solution was obtained for this problem, s has a negligible effect on the final results. The
two most important parameters that influence the course of NSGA are the crossover, pc,
and mutation, pm, probabilities. Figure 6 describes the effect of the crossover probability
in the range of 0.6 to 0.7. The rate at which the final solution is attained was different for
different values of the crossover probability, but the final results were not affected by its
choice, at least in the range studied. A crossover probability of 0.65 (reference value) was
used in this study. The mutation probability was varied from 0.0 to 0.005, and it was
found to only marginally affect the final solution. As expected, better results were
obtained if a nonzero value of the mutation probability was used. The optimum value of
[Ea]out and [Ev]out are 1.024*10
-3
kmol/m3 and 7.59*10
-4
99
kmolrm3, respectively, when p s0, compared to 1.0=10y3 m kmolrm3 and 7.549=10y4
kmolrm3 for values of pm of 0.004 and 0.005. A reference value of pm of 0.004 was used
in this study for the other cases. The effect of the three weightage factors, w1, w2, and
w3, was also studied. It was observed that w1and w3do not affect the final results much.
In fact, w1and w3are used only to obtain the values of the order-of-unity objective
function. In contrast, w2 affects the nature of the solution tremendously. Lower values of
w2 =10
8
., do not give rise to a unique solution, since they permit and give deviations of
DPout from DPd of +0.15,-0.15 w2=10
3
.. Such deviations are
100
usually not desired in the industrial scenario, at least under steady-state conditions. Figure
7 shows the variation of [Ea]out with [Ev]out for w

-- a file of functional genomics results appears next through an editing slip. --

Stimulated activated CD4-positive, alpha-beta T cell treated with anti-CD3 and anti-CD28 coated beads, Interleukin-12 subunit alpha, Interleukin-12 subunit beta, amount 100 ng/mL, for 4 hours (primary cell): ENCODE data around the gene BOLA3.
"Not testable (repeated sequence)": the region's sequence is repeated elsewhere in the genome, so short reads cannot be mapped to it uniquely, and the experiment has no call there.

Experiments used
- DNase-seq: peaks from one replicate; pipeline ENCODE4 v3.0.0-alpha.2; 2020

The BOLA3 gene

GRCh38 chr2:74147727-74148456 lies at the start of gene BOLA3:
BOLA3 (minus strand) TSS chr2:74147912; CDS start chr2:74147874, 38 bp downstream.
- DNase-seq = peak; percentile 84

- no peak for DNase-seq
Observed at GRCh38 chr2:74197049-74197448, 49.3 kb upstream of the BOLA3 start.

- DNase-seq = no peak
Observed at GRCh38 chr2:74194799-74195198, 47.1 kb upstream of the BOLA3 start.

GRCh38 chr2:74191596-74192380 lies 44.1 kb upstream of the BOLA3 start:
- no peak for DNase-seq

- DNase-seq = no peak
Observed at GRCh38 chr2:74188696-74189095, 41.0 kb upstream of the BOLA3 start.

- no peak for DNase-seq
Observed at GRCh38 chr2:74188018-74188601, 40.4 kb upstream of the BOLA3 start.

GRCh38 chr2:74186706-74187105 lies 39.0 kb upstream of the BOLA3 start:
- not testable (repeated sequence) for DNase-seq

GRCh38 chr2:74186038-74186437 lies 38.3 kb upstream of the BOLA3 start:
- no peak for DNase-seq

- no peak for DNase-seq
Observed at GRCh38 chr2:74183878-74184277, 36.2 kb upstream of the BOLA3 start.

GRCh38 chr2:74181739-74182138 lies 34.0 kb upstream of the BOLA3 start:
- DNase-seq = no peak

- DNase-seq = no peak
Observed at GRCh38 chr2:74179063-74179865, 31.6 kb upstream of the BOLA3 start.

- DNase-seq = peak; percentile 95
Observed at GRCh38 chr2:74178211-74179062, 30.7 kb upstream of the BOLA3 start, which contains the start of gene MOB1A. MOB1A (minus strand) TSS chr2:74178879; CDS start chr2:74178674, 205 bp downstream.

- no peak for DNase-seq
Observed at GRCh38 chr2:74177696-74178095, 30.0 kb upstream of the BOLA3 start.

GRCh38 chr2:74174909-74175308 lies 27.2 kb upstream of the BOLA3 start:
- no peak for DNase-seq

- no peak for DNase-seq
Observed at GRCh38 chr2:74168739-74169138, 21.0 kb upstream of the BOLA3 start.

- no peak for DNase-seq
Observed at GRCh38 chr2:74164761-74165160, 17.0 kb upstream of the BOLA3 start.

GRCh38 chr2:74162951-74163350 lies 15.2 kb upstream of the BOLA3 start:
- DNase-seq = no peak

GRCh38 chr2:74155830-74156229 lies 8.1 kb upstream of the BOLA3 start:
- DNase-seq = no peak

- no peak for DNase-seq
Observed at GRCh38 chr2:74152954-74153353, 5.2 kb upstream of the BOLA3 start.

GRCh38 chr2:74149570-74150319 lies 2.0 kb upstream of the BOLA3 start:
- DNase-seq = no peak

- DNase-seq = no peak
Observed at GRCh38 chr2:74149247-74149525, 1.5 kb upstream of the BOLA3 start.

2
=10
3
. A considerable amount of
scatter is observed in plots of the decision variables vs.[Ea]out . Figure 7 should not be
mistaken for a Pareto set, since the requirement of DPout = DPd is not satisfied precisely
(the error is +0.15,-0.15). Lower values of the penalty, Pe, are not preferred because we
do not want the ‘‘bad’’ chromosomes to get reproduced in the successive generations. If
Pe was decreased from 10
4
to 10
3
, the constraints in Eq. 3 would be violated by most of
the chromosomes in the population. The present study emphasizes the importance of
obtaining better correlations for the optomechanical properties (for example, color, melt
index, fiber strength) in terms of the concentrations of the different chemical species
present in the polymer product. A better understanding of these correlations would lead to
improved optimal designs and operation. This was emphasized by Bokis et al.1999.when
they addressed the problems involving the modeling of polymerization processes for
commercial simulators.
Conclusions
Minimization of the degradation side products, [Ea]out and [Ev]out , was carried out
using an adapted NSGA technique. P, T,[Sb2O3], θ* , and N* were used as the decision
variables. An end-point constraint was imposed on DPout , while the concentration,
[Ea]out , was constrained to lie below a maximum value. In addition, an allowable range
was prescribed for [E
DEG
]out. A unique solution was obtained for this multiobjective
optimization problem. No Pareto set of noninferior solutions was obtained. Unique
optimal solutions were generated for a range of values of DPd that are of importance in
the polyester fiber industry. Optimal control variable charts were constructed for
producing polymers with different values of DPout that are less cumbersome to use, by
using a smoothening procedure. It was found that minimizing [Ea]out and/or [Ev]out
simultaneously leads to a minimization of the residence time,θ*. The operation of an
industrial reactor is discussed in reference to our optimal solutions.
101
102
REFRENCES
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1. Robert.L.Laurence,”Polymer Reaction Engineering”,
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2. Franks, “Modeling And Simulation In Chemical Engineering”,
Wiley-Interscience,1972
3. Morton M Denn “Process Modeling”,Longman Scientific& Technical”.
4. Octave Levenspiel “Chemical reaction engineering”,3
rd
edition,
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5. J.Brandrup, “Polymer Handbook” 4
th
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8. Billmeyer, “Text book of Polymer Science ”, 3
rd
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5
th
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Web Sites:
1. solver.com
2. mathworks.com
3. nus.edu.sg